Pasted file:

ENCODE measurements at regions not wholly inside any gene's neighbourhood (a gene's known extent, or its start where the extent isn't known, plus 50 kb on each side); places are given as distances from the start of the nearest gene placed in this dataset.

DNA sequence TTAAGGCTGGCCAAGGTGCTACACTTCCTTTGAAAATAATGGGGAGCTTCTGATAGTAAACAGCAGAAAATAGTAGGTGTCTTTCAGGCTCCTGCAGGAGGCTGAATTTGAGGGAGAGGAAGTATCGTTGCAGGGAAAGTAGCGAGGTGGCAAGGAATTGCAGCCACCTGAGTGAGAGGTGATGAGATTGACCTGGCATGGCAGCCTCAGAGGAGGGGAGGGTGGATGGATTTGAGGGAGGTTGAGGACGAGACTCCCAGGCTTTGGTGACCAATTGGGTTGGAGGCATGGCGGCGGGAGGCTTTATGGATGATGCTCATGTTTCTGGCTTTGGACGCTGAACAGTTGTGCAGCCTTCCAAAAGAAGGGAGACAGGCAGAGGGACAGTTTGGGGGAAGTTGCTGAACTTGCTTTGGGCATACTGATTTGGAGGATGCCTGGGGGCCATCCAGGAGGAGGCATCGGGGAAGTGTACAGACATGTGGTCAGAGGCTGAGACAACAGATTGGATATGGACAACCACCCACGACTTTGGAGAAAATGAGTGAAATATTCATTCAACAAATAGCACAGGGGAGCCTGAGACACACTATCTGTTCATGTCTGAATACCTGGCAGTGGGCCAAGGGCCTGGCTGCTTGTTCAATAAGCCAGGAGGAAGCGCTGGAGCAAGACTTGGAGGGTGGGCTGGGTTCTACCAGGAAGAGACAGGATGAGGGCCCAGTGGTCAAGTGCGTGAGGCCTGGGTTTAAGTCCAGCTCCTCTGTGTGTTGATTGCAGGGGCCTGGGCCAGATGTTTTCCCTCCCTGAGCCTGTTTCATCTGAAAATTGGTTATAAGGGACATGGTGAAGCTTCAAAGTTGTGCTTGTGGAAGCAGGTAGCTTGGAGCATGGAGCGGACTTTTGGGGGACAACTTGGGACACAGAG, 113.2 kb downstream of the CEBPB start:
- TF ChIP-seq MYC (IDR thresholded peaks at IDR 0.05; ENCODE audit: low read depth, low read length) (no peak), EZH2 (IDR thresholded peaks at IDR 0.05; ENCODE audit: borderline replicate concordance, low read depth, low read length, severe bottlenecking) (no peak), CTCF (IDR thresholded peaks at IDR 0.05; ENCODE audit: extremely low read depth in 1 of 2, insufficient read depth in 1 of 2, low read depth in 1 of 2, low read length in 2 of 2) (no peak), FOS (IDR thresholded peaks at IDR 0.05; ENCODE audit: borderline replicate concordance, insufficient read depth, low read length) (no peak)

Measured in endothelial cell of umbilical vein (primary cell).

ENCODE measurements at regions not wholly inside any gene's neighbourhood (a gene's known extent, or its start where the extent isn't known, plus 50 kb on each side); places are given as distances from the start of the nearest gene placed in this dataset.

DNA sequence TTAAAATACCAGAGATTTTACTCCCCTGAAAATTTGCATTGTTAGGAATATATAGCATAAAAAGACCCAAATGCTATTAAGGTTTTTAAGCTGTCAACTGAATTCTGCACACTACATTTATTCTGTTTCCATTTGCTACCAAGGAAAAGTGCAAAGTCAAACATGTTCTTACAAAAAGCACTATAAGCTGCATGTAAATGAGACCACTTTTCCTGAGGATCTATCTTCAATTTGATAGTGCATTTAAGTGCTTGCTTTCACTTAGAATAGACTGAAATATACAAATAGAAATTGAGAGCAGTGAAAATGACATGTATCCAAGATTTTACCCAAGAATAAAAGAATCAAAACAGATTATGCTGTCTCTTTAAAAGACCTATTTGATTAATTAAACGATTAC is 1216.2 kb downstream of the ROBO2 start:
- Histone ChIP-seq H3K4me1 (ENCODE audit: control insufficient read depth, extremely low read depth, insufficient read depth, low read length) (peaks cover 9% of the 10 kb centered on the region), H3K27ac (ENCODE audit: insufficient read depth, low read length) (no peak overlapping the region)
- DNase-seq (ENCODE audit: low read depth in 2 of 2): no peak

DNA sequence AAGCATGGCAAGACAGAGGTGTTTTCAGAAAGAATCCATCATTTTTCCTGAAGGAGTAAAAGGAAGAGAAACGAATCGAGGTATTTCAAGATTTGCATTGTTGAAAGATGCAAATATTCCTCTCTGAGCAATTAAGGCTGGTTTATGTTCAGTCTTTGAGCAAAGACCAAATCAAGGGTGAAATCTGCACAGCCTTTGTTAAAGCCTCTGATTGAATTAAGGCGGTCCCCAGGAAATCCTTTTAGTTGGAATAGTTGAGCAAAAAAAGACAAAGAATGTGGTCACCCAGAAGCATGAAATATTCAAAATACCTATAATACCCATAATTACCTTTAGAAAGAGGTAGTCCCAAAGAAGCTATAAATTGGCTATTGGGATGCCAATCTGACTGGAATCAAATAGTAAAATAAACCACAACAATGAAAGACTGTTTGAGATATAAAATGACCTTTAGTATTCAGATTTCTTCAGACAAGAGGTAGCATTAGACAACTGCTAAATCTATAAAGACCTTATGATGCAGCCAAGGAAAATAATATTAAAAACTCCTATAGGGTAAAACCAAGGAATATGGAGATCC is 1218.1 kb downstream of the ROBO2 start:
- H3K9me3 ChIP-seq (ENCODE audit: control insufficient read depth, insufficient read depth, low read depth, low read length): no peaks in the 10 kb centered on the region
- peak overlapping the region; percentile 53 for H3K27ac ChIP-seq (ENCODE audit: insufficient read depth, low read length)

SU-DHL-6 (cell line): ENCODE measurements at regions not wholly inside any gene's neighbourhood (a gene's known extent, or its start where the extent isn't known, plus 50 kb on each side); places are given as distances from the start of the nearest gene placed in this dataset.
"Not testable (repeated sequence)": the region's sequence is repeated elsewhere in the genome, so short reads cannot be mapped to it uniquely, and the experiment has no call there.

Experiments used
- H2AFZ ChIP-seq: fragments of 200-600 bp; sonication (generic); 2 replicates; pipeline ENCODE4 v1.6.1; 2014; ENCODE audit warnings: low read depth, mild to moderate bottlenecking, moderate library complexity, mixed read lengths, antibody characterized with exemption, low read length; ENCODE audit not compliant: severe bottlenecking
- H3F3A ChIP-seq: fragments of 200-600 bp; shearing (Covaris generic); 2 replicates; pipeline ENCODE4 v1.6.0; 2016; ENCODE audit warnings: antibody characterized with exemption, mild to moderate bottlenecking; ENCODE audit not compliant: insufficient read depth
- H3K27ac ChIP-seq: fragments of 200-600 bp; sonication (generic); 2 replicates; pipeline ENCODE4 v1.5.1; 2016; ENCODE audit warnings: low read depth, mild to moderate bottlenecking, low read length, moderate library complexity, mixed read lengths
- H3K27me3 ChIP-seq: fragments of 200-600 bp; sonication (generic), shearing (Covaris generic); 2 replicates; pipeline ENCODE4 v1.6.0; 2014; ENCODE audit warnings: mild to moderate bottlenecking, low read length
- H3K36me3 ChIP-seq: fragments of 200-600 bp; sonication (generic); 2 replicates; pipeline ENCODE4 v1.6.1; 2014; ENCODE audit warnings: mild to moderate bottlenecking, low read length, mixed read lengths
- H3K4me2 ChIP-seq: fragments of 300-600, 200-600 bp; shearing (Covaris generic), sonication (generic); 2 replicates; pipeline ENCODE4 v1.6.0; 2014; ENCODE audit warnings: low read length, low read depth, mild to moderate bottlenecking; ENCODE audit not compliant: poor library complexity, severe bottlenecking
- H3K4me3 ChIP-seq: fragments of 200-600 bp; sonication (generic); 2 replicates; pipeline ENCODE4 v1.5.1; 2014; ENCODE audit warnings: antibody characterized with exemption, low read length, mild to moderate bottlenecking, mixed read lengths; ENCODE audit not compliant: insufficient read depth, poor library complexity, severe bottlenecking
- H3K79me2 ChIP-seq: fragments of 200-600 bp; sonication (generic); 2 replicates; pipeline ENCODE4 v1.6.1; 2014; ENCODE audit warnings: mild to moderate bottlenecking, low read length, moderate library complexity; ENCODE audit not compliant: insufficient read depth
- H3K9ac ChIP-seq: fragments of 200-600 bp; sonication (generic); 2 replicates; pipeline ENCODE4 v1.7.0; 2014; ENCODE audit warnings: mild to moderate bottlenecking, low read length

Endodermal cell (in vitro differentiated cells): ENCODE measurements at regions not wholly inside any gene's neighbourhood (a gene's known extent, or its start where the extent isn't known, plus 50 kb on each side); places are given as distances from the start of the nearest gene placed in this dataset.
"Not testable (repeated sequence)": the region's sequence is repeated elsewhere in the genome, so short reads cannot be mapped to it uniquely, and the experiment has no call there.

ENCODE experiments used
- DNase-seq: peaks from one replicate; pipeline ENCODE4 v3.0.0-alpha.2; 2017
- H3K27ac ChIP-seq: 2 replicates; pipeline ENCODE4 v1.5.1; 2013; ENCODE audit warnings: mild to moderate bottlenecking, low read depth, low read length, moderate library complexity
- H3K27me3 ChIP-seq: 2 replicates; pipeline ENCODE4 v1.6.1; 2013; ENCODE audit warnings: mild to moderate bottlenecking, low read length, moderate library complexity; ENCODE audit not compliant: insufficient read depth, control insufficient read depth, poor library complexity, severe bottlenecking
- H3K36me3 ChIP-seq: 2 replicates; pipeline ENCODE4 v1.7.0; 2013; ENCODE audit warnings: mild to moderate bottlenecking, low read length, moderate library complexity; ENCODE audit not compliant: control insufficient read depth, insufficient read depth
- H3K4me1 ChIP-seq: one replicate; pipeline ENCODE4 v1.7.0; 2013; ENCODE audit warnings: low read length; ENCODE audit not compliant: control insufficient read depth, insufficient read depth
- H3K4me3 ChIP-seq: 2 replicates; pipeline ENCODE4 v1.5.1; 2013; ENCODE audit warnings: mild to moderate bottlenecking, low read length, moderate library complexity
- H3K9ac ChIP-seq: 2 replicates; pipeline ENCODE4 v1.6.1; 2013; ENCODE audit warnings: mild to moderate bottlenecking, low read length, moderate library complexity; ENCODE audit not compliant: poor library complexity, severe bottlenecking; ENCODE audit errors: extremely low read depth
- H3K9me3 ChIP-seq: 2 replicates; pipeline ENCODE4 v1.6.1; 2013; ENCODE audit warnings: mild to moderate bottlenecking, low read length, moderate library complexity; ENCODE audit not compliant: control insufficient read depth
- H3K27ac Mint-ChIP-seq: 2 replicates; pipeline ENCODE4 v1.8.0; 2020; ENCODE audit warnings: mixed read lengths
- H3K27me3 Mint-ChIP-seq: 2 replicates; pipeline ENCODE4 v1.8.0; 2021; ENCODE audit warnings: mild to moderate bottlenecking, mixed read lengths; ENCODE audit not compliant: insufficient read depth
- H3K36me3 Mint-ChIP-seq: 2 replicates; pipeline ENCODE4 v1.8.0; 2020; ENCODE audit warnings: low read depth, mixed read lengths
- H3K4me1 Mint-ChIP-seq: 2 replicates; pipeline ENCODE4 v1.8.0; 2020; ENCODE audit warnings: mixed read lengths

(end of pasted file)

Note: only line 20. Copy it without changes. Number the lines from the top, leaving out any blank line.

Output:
- H3K4me2 ChIP-seq: fragments of 300-600, 200-600 bp; shearing (Covaris generic), sonication (generic); 2 replicates; pipeline ENCODE4 v1.6.0; 2014; ENCODE audit warnings: low read length, low read depth, mild to moderate bottlenecking; ENCODE audit not compliant: poor library complexity, severe bottlenecking